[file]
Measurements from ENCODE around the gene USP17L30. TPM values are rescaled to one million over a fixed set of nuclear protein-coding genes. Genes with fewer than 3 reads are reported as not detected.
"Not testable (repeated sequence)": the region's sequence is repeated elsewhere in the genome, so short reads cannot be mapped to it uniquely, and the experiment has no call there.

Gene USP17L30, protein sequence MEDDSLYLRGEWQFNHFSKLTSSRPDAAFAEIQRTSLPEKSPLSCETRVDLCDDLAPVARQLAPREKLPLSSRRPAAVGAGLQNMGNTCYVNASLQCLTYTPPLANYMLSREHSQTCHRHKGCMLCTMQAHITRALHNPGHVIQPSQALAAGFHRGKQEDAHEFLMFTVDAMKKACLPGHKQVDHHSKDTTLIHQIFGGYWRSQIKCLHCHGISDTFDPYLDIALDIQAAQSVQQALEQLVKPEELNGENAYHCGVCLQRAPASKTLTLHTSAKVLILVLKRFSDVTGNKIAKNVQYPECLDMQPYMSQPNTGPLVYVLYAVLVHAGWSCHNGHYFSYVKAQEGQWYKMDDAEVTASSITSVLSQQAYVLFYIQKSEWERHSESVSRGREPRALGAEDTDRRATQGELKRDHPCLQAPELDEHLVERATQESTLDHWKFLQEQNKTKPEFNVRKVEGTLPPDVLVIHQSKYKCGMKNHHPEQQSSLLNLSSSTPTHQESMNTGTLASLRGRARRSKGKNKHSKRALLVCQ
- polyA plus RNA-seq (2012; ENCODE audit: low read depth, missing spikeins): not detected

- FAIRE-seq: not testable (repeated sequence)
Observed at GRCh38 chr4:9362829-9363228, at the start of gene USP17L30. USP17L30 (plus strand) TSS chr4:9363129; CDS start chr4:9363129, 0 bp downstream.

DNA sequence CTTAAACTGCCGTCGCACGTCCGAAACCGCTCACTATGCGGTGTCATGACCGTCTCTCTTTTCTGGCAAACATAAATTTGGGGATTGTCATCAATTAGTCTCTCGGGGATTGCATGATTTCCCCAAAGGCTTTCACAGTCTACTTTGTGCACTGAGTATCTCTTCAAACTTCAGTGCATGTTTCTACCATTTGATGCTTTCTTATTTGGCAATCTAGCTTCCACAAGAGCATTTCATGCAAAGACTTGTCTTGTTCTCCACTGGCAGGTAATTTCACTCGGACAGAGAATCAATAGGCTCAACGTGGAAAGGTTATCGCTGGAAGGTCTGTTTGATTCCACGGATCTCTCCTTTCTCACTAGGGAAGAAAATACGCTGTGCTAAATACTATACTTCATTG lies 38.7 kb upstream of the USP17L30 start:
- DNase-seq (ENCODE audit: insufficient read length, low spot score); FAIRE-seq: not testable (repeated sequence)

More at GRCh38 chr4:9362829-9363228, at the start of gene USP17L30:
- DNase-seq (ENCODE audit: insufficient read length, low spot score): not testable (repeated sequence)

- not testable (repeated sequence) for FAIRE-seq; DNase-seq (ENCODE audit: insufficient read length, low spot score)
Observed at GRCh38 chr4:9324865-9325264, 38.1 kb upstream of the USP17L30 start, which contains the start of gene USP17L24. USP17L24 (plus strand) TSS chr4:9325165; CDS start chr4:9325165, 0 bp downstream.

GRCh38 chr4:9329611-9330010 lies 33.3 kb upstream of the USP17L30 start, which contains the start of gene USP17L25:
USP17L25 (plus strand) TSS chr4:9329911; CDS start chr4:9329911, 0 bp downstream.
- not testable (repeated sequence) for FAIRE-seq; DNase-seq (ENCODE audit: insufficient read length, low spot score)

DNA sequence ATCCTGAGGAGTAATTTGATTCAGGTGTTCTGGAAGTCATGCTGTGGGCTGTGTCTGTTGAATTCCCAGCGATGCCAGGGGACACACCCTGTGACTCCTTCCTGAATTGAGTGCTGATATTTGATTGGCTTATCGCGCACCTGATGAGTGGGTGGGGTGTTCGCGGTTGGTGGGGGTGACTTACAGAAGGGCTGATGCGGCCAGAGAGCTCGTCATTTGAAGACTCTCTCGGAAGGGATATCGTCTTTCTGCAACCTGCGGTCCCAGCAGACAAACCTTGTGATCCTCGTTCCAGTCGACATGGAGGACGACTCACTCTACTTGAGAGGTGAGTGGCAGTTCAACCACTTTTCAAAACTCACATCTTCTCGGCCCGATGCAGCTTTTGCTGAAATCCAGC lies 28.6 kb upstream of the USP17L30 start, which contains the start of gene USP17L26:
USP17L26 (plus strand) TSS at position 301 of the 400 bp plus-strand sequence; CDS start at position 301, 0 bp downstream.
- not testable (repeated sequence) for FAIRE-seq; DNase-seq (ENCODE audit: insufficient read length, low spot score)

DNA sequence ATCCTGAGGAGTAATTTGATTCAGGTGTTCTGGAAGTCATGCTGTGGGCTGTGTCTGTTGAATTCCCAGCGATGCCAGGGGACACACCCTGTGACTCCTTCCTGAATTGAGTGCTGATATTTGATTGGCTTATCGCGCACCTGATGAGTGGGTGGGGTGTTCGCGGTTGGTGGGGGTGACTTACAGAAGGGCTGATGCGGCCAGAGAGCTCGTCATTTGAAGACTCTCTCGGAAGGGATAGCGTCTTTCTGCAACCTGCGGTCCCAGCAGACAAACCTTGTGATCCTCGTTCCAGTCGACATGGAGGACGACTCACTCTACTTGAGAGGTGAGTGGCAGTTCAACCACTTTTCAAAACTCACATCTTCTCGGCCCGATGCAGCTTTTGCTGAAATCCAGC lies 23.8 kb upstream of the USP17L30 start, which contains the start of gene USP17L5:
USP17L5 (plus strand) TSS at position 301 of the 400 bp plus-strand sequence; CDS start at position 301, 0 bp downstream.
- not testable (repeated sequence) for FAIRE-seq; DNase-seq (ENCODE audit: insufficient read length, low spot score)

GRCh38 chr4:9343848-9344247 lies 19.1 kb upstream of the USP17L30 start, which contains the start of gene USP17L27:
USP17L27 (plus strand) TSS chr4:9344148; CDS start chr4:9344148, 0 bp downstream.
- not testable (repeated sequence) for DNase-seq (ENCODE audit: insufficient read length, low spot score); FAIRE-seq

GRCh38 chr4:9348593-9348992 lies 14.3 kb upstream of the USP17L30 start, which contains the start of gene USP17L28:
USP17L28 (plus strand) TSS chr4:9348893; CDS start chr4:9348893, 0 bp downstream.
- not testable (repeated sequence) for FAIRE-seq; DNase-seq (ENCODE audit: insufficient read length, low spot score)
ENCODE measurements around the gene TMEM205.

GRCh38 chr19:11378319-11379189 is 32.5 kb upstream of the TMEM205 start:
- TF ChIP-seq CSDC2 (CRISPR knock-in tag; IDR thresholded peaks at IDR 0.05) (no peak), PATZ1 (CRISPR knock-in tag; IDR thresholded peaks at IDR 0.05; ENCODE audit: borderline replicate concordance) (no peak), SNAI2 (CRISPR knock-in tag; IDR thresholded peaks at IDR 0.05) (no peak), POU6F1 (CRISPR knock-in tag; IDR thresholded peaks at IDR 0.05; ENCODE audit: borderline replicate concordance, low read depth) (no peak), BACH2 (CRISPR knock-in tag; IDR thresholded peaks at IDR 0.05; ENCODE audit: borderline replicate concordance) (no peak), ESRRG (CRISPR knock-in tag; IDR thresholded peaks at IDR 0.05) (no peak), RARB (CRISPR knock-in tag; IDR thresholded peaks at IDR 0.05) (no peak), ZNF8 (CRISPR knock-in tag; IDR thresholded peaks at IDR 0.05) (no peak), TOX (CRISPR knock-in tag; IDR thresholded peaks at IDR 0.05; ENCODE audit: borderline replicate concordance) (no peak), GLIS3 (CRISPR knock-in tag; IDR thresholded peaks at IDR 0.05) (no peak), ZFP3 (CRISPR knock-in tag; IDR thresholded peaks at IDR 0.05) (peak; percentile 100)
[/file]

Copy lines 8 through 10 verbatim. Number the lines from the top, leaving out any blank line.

- DNase-seq (ENCODE audit: insufficient read length, low spot score); FAIRE-seq: not testable (repeated sequence)

More at GRCh38 chr4:9362829-9363228, at the start of gene USP17L30:
- DNase-seq (ENCODE audit: insufficient read length, low spot score): not testable (repeated sequence)